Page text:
Besides source code, compilers then serve as the main governing unit. Programs proceed from compilers driven by source code input. Languages then are not the sole thing to understand. Rather, the language and the supporting system of compilers and other tools that all work together to make programs real.
Also, it seems that any Turing Complete language that can access the machine architecture to a first or second approximation can be used to create any other Turing Complete language with some caveats. The caveats can be overcome by the personal liberties taken by the person writing the code. With all the compilers that exist for the various languages, such a process need not occur often. It is however, how new languages become reality.
Each stack is usually treated by different languages. Could you use one language for it all? Yes, you could. Usually, that means you give up something in the way another language offers in its representational possibilities. Shrewd practitioners of code and designers of systems usually can discern the value of representational qualities forfeited. In practical reality however, it usually means conceding to the qualities of compilers relevant to your situation.
A single language can be used to define the entire stack of software solutions from data to services to visualization. You could gain a more intense level of reuse, optimization, and overall simplification. Often, that is not done as that may exclude possibilities that are seen as valuable in each stack. A data language may be more useful in certain areas. A more pliable language in which the code can be updated more rapidly may be seen more useful in visualization. Something in between pliable and highly structured may be more appealing for creating services. The qualities of the compiler determine the utility of specific languages in each situation.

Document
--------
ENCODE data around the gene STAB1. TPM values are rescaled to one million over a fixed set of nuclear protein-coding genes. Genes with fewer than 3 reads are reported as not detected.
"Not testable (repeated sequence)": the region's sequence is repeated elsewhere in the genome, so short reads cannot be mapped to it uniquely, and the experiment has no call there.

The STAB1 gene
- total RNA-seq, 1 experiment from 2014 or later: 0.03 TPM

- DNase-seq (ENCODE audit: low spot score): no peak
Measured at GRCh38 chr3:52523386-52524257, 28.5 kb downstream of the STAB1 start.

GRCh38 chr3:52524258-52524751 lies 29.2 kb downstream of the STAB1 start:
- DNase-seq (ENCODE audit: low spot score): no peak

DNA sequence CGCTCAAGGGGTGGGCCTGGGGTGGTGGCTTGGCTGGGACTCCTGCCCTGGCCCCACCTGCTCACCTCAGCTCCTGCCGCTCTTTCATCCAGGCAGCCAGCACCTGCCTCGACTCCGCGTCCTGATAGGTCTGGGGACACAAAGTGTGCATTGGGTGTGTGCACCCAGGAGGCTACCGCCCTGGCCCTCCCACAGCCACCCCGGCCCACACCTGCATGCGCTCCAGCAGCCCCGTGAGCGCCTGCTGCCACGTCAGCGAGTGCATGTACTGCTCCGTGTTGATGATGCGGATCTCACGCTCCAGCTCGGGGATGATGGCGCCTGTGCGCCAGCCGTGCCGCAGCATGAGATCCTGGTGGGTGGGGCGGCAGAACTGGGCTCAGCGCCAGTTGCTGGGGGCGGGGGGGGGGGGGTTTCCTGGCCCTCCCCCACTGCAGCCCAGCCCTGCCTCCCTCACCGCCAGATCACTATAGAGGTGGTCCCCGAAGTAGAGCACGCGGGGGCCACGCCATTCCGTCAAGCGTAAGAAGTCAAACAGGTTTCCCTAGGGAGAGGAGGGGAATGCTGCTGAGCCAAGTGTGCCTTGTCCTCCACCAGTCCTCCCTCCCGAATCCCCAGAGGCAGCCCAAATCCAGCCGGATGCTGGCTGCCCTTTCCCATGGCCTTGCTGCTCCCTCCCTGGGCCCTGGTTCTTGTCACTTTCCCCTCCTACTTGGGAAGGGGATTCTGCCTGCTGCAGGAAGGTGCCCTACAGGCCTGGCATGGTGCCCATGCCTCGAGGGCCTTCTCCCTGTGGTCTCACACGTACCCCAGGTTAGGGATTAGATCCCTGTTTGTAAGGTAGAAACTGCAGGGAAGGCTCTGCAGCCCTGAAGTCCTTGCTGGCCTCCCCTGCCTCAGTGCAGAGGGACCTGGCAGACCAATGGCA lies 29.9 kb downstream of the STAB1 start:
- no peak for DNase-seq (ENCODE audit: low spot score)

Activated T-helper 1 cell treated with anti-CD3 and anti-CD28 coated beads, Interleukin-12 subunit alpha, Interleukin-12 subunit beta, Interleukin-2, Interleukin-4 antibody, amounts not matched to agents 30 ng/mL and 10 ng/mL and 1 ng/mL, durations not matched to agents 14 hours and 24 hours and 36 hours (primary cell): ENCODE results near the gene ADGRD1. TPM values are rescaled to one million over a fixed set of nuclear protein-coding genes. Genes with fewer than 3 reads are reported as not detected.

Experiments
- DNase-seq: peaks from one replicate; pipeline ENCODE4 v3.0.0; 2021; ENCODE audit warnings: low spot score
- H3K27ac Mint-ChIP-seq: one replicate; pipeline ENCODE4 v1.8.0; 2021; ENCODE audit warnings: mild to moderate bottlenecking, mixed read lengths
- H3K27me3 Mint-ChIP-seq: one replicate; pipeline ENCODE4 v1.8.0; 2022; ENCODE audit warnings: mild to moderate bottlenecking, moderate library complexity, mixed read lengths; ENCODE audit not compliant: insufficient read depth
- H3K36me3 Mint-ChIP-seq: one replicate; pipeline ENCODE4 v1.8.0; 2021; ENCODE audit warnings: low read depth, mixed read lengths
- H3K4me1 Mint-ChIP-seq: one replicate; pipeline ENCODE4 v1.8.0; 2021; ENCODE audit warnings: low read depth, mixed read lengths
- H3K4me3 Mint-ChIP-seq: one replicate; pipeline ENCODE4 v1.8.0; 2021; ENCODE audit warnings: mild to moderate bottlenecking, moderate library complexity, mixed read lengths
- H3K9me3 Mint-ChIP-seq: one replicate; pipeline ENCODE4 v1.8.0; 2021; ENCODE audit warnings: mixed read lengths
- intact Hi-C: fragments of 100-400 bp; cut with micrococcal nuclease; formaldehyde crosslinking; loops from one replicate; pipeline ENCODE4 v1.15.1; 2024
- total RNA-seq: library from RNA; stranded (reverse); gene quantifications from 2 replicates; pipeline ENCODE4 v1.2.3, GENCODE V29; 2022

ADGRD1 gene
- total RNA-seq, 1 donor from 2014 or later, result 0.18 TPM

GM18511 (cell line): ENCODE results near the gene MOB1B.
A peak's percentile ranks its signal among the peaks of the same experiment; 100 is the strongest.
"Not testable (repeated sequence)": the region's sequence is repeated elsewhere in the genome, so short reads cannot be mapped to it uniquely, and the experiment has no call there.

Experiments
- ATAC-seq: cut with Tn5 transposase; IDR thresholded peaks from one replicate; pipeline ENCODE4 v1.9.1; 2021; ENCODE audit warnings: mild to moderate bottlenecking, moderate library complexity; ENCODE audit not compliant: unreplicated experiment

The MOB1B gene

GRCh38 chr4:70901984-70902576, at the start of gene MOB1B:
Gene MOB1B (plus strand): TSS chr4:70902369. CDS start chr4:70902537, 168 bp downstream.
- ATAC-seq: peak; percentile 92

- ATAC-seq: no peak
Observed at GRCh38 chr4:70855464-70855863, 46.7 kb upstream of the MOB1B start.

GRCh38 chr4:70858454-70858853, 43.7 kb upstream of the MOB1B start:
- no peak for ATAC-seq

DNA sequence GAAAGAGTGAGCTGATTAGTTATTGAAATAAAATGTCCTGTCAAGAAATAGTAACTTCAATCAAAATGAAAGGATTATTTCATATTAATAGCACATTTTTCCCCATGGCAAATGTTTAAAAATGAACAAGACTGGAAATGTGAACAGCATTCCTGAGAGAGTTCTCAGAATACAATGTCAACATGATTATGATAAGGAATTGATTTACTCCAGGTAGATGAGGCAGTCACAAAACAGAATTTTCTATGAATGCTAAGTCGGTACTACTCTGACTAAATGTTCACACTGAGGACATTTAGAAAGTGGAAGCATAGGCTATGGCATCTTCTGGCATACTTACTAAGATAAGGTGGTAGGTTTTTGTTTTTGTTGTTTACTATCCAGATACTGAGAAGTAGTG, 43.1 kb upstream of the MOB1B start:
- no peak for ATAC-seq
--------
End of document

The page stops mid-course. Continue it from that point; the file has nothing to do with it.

All About the Compilers
In the beginning, a person may choose a language and be unaware of the role a compiler has in shaping how that language works. A person’s requirements may change and another language is sought. The possibilities that a language’s syntax represent may appeal to a person based on their situation. The reality is that a compiler makes those possibilities real. People don’t really choose a language. People choose compilers.